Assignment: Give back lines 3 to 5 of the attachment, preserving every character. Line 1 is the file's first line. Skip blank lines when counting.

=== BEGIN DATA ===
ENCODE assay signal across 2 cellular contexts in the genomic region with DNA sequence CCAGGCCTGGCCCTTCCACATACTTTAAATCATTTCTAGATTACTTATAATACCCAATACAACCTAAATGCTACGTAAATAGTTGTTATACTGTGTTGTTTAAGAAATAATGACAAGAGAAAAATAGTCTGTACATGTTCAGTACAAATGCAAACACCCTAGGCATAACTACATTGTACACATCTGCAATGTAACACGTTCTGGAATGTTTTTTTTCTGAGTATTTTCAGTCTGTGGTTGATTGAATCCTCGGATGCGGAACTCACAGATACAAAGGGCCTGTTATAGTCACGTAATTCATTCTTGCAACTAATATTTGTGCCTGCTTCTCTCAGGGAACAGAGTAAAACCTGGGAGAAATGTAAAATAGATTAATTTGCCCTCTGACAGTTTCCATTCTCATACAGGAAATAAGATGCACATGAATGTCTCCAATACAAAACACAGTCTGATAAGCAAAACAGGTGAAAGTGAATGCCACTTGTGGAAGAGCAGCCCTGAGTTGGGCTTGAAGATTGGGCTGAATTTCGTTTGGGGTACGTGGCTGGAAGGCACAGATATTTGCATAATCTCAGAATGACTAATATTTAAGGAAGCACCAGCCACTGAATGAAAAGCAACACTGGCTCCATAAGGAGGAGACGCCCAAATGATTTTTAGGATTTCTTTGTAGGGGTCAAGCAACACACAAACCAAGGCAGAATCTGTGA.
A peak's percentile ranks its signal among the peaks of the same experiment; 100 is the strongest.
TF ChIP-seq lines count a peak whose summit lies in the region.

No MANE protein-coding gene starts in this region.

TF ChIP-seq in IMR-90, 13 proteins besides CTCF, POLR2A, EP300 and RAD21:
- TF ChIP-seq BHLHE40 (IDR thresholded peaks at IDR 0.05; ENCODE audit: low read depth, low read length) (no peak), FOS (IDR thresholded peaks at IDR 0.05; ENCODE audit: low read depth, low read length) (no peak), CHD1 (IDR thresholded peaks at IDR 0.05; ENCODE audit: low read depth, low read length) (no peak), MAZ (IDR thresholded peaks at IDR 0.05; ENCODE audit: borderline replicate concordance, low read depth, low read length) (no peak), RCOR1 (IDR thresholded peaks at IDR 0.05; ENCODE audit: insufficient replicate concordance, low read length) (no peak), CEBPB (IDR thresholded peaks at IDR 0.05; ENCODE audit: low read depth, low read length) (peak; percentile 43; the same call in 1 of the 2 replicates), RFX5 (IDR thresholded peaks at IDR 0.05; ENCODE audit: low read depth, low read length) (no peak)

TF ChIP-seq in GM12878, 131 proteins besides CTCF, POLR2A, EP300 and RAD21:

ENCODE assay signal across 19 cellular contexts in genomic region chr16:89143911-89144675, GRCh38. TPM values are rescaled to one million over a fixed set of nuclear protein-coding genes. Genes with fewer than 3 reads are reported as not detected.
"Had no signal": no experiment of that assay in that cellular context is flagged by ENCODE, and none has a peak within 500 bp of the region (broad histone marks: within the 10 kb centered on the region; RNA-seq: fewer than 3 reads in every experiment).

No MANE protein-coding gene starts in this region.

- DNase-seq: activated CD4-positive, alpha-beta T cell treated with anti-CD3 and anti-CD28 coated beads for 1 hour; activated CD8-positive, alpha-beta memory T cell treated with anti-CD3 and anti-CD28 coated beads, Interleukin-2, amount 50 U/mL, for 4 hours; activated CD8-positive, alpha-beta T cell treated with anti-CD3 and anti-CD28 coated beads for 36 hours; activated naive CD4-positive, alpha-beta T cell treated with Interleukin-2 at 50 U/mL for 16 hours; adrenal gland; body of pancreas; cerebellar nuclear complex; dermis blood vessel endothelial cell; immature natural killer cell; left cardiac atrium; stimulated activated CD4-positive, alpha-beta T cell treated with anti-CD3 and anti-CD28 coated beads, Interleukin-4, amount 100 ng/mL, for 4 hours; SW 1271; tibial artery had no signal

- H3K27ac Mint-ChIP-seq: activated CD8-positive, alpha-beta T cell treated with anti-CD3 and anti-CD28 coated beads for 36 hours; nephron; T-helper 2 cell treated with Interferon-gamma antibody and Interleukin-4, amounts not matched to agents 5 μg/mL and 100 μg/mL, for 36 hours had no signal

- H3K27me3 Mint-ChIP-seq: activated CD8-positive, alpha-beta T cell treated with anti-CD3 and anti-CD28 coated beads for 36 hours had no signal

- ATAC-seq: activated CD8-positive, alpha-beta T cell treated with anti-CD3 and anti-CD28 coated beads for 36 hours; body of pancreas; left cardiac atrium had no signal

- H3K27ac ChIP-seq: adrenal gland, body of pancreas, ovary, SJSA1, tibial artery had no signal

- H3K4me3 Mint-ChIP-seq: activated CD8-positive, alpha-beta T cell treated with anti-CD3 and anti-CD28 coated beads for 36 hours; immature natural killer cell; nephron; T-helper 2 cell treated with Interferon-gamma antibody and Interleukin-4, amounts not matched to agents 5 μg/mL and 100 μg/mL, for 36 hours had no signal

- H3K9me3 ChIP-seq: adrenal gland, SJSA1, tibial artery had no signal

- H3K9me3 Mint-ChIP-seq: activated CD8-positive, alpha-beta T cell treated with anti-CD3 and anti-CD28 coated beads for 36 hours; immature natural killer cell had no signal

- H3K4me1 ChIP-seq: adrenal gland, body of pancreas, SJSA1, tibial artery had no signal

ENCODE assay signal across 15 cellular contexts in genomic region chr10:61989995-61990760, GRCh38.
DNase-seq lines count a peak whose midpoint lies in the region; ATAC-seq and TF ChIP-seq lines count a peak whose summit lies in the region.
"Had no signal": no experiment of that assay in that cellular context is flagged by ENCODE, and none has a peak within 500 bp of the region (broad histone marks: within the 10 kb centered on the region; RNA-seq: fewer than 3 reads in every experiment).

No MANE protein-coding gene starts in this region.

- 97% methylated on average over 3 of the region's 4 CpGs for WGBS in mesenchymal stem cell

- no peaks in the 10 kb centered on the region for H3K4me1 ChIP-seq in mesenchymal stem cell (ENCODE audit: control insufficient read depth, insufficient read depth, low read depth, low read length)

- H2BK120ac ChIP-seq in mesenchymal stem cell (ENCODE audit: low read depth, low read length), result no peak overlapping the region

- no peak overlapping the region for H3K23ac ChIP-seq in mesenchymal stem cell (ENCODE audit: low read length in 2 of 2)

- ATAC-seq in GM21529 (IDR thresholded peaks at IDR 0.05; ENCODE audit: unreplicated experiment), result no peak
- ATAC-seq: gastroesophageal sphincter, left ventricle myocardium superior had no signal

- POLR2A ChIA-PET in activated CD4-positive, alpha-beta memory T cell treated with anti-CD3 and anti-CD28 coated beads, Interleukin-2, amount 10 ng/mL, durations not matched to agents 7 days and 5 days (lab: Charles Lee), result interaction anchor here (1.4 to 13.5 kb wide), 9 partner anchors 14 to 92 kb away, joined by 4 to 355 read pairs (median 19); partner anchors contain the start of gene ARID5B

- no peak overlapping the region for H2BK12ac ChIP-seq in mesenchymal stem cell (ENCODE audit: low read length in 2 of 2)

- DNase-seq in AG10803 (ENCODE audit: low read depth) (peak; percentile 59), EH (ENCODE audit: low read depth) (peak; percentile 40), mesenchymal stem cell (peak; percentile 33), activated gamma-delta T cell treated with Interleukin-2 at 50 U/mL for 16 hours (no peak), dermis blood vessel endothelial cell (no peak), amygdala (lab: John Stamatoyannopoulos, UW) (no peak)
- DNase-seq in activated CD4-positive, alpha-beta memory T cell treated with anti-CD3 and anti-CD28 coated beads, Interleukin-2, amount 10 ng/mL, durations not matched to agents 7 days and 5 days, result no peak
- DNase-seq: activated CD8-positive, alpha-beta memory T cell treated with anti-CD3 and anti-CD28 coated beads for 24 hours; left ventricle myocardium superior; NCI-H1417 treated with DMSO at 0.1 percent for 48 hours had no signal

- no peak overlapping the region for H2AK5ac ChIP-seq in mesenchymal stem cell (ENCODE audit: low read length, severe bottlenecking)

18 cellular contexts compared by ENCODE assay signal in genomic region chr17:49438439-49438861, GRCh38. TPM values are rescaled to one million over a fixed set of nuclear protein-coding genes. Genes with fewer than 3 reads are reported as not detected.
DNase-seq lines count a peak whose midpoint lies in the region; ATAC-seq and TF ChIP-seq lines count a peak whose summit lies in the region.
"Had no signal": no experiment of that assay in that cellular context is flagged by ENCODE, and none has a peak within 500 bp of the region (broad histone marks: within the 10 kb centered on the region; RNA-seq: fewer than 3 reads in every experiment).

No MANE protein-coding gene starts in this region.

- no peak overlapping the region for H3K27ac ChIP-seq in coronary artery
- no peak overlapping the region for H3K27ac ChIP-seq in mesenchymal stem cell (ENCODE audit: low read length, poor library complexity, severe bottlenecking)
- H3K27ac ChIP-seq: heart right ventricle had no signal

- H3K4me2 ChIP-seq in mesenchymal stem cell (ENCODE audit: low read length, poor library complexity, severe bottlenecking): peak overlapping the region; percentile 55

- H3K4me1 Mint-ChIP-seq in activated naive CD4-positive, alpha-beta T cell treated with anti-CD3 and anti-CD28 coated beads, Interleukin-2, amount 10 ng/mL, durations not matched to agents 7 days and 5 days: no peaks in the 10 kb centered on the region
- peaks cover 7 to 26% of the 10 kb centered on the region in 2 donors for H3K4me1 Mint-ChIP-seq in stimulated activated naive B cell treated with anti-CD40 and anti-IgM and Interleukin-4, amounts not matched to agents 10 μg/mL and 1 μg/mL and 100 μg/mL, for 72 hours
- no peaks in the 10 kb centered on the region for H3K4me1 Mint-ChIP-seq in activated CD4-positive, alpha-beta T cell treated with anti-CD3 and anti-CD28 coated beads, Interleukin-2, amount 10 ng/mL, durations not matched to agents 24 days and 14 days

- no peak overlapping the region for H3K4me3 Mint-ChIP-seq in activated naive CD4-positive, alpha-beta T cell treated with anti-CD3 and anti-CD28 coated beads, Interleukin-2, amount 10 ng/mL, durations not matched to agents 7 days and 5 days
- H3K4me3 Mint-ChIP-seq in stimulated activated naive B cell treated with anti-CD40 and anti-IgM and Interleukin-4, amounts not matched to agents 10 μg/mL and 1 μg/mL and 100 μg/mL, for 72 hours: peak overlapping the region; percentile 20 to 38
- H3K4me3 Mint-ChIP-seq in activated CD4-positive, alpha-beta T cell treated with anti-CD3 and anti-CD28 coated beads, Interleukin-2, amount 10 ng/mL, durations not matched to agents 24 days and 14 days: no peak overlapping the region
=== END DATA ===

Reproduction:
TF ChIP-seq lines count a peak whose summit lies in the region.

No MANE protein-coding gene starts in this region.

TF ChIP-seq in IMR-90, 13 proteins besides CTCF, POLR2A, EP300 and RAD21: